Bee Mine (A Valentine’s Post)

Today is Valentine’s Day, a day to commemorate Saint Valentine.

I’ve seen a lot of buzz today about the Saint behind the day, about being single on Valentine’s day, and about what to buy or give your partner.

Saint Valentine is the patron saint of bee keepers and happy marriages, so it’s only fitting I would pay a little homage on this blog.

What’s on my mind today is how we should remember.  Remember someone who was arrested for performing Christian marriages.

I can’t help but immediately think of Reverend Frank Schaefer and many others who have dared to defy authority and perform marriages. Marriages they are losing their rights over. Christian marriages, despite the fact that some of the church and most state governments refuse to recognize them.

Marriages like mine.

A good marriage.

Last night, my sweet wife and I exchanged our small gifts to each other. I made hers, and she got a very thoughtful book for me, one I had seen and wanted a while ago.

Drew Barrymore’s “Find It in Everything.”

It’s a beautiful collection of photographs she has taken over the years, and each photograph contains a heart. Some of them are obvious and intentional, while others are accidents which convey a message of beauty and hope and love. I am so moved by Drew’s attention to such simple, and often hidden, beauty and hope.

After we looked through the book last night, we started noticing hearts everywhere, too.

I keep thinking today, that maybe the best way we can remember Saint Valentine is to do three things.

We can stand in solidarity with those who are persecuted for their love, and those who stand on the side of love, though it cost them greatly. We can remember the LGBTQ people around the world that face varying levels of oppression and injustice, and the ministers, justice workers, and ordinary citizens who stand with them. We can remember people who have no or very limited rights, the bullied, and the Ugandans and the Russians who are beaten and/or killed for their love. We can stand with them. And we can remember Frank Schaefer and other ministers who face defrocking because of their stand for love.

We all can find it in everything. We can look not just for hearts, but for other signs of hope and love, and we can do as Drew suggests, and make symbols of love and hope of our own.  Then maybe others, will start to find it, too.

We can be kind to bees, and help the bee keepers. Let’s not just buy flowers, but plant them. Flowers that have not been treated with pesticides, and flowers and herbs that they feed on. Buy local honey.  Support a local bee keeper.

Maybe if we engage in all of those things, Valentine’s Day will become more than a day for cute little hearts with messages like “Be Mine” and “Sweetheart” or over-priced teddy bears and chocolate.

Maybe it will be a day that reminds us that love wins.

Love always wins.

❤ ❤ ❤




For You.

It has been difficult to write.

There has been much on my mind, more on my heart, and much sickness in my body.

But a post has been mulling in my mind since the last Sunday of Advent. A post which I have been afraid to write for fear of the negativity that may come from it, for the pain it brings up, and for being this vulnerable, but I feel more and more that I must tell this story, and I must relate the feelings. So here it is.

I sit here and listen to the song, “I Will Wait” – a song that is forever connected for me, with my dear friends Jason and Michelle and their adoption journey – and waiting for their second child. A song that I cannot listen to without crying – because it’s connected with my own journey, and my own hopes and dreams and longing to have a child.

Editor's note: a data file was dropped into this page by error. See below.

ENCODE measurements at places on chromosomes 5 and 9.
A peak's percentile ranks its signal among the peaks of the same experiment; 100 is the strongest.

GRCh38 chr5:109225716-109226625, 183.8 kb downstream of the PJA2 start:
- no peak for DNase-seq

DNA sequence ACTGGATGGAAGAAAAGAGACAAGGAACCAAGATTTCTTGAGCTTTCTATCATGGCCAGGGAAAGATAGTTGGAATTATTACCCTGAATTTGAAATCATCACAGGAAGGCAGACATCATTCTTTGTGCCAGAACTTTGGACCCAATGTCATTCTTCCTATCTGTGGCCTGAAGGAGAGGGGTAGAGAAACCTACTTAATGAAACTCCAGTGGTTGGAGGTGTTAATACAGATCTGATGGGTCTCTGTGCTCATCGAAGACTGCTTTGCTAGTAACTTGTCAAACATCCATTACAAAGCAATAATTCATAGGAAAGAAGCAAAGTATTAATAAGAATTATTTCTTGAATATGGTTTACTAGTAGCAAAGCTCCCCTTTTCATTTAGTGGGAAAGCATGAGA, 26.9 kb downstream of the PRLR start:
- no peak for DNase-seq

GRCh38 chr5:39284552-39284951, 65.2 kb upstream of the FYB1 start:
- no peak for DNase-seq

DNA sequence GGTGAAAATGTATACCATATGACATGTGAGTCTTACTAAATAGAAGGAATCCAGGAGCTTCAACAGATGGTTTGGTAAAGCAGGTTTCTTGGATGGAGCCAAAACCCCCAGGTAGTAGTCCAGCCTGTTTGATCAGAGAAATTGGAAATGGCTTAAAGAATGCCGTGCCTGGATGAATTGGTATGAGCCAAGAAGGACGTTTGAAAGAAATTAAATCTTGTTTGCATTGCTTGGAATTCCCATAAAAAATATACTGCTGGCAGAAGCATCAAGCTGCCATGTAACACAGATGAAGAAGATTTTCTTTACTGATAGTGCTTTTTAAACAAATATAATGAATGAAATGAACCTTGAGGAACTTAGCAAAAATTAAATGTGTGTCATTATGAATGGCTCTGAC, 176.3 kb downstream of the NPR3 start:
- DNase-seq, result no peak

On December 20th, I got a phone call. It was the fertility center.

“Charity… The test was negative. I’m so sorry.”

I felt numb, but I had felt this horrible feeling just a week before – a feeling when I knew something was wrong, during an extremely stressful event. That feeling of love and warmth and peace I had previously just disappeared, and I began to feel cold and sad. That day, the 13th, my hormone levels were off. I kind of knew then, but I still hoped.

It wasn’t until a few days later that it really started to hit me, and has continued to hit me since.

On Sunday, December 22nd, I sang my favorite Christmas hymn in church, with the congregation – “In the Bleak Midwinter”

“But his mother only

In her maiden bliss

Worshiped the beloved

With a kiss”

And I broke.

I had already been tearful at every song, every note, every prayer, every word.

Christmas. Advent.

Is about a baby.

A baby waited and hoped for.

Like mine and D’s.

And we wait and we hope that next time will work. And a letter and imagined conversation happens in my head from time to time…

Dear Mary,

You who were chosen to be mother of all mothers. How you must have felt! I can only imagine how scared you were. I don’t know that you can understand how I am feeling right now. The situation is rather different. But I do know that your cousin would understand – Elizabeth. She waited and hoped, and then hope came for her.

The baby in her womb leaped for joy, while my womb leaps for joy in the midst of sorrow and longing – longing to be filled.

Many would say my lesbian womb should remain empty – as empty as a tomb those people want to speak of.

But I also know of jars becoming filled with wine, bowls with meal, and baskets with fish and loaves.

I know of hearts being inhabited, sight and sound in blind eyes and deaf ears, and barren wombs teeming with life inside.

I do not speak to you often – well, actually this is the first conversation – outside of catholic churches, it’s looked down on. But I thought that somehow, you might understand, and that you might think of me.

And so we hope, and cling to each other, and to that one who came as a baby. And we work to stay positive and to make ourselves ready for the ones we will be trusted with.

And we will wait – we will wait for you, little one. For you.


Momma C.